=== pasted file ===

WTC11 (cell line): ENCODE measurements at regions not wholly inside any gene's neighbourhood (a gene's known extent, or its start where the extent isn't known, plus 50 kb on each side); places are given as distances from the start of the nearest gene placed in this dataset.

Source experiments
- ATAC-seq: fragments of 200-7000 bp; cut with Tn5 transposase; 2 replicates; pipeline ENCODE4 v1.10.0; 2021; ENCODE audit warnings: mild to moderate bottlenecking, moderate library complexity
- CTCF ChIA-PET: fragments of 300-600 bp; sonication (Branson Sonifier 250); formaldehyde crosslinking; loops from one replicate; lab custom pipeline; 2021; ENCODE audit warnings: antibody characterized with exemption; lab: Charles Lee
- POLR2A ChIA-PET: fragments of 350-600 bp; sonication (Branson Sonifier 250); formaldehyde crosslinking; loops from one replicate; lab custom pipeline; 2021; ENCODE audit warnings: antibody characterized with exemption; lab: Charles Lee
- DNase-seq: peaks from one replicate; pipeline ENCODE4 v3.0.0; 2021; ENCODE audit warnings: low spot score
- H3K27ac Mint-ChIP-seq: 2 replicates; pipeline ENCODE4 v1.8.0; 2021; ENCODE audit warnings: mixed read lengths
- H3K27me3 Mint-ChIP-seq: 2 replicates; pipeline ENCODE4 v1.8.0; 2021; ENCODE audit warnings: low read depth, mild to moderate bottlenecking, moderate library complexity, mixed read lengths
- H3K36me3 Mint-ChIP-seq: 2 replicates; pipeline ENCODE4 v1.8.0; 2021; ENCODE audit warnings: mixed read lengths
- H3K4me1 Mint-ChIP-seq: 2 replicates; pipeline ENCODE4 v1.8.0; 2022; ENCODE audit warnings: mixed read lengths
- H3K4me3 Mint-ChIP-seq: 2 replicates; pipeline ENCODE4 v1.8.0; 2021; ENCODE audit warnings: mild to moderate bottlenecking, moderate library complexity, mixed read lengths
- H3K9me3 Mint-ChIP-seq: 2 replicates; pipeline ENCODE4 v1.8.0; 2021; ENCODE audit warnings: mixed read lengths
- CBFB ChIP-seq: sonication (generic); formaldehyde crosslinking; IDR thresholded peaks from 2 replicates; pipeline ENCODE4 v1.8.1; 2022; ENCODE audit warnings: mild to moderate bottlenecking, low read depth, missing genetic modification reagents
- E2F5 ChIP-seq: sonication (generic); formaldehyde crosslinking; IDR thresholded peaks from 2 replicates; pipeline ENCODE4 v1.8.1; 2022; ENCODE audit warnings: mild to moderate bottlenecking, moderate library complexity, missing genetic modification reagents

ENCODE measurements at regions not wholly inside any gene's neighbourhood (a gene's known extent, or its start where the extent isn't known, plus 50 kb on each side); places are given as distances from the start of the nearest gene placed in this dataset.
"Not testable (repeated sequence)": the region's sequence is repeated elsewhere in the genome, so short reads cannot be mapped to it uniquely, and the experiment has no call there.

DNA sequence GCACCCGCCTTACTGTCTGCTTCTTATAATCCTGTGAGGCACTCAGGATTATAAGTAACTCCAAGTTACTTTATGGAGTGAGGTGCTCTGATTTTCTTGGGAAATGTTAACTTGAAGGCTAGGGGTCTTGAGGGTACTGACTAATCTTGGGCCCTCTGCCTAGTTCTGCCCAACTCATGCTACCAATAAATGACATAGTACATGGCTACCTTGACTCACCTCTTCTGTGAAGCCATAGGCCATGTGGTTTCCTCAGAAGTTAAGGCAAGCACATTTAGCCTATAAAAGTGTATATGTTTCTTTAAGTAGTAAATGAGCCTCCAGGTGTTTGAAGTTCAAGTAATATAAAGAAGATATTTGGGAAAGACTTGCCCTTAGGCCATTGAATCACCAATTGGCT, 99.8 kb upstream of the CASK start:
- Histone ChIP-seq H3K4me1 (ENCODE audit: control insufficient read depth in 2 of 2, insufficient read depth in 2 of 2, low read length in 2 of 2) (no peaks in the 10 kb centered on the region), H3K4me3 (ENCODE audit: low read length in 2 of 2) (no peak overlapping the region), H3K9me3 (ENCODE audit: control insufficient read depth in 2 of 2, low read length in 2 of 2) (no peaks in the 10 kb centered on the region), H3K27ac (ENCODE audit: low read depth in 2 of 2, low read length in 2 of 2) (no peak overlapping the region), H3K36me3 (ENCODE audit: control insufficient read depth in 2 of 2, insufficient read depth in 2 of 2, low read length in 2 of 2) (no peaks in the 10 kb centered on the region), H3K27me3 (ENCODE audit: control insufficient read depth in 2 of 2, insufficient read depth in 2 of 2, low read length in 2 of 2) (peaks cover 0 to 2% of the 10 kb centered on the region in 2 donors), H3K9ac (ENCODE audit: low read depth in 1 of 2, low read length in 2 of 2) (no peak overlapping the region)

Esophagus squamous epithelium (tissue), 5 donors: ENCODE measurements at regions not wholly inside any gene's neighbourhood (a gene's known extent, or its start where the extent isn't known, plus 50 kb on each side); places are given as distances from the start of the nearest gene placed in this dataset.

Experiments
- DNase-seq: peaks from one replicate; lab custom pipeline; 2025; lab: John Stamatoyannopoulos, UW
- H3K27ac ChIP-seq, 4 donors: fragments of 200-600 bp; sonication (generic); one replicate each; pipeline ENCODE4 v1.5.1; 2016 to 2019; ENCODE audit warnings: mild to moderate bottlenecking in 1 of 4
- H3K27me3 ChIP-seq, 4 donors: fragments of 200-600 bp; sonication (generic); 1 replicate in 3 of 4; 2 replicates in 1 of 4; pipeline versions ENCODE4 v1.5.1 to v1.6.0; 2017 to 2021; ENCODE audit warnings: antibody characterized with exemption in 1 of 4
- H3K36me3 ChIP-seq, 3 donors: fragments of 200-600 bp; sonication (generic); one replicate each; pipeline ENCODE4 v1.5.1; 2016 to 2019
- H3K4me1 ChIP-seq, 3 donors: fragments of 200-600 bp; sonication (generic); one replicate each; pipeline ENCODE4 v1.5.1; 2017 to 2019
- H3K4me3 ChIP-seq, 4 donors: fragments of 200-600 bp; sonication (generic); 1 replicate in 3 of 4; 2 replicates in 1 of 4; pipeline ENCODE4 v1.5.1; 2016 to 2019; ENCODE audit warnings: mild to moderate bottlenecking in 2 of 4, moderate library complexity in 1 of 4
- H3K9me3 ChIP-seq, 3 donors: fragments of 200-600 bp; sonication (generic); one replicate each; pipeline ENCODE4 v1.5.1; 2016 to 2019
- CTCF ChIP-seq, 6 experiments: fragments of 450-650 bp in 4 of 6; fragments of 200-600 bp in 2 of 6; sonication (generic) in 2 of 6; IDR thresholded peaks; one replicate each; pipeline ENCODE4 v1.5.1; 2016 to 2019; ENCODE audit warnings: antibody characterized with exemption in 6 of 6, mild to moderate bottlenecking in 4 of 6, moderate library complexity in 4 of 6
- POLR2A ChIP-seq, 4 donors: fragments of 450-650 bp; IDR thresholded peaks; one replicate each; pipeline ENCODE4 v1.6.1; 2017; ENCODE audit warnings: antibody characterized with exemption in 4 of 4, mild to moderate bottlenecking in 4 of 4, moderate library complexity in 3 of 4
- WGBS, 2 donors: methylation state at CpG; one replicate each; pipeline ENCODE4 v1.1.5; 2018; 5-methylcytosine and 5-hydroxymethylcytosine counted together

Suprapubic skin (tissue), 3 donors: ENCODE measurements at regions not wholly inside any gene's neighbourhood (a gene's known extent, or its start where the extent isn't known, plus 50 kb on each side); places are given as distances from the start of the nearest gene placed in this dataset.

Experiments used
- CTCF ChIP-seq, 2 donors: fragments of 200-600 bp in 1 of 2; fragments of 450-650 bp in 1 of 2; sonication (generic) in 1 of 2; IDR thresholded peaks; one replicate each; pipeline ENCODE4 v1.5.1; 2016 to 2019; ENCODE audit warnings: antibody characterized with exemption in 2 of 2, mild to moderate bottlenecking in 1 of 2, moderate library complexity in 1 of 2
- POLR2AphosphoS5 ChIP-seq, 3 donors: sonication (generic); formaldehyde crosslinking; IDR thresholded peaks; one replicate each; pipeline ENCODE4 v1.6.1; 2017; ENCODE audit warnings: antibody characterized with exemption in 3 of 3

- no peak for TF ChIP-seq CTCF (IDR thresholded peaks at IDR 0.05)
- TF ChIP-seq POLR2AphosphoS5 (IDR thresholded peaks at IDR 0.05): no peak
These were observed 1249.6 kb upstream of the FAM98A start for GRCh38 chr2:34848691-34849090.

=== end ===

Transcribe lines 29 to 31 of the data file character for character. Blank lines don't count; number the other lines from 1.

- POLR2A ChIP-seq, 4 donors: fragments of 450-650 bp; IDR thresholded peaks; one replicate each; pipeline ENCODE4 v1.6.1; 2017; ENCODE audit warnings: antibody characterized with exemption in 4 of 4, mild to moderate bottlenecking in 4 of 4, moderate library complexity in 3 of 4
- WGBS, 2 donors: methylation state at CpG; one replicate each; pipeline ENCODE4 v1.1.5; 2018; 5-methylcytosine and 5-hydroxymethylcytosine counted together

Suprapubic skin (tissue), 3 donors: ENCODE measurements at regions not wholly inside any gene's neighbourhood (a gene's known extent, or its start where the extent isn't known, plus 50 kb on each side); places are given as distances from the start of the nearest gene placed in this dataset.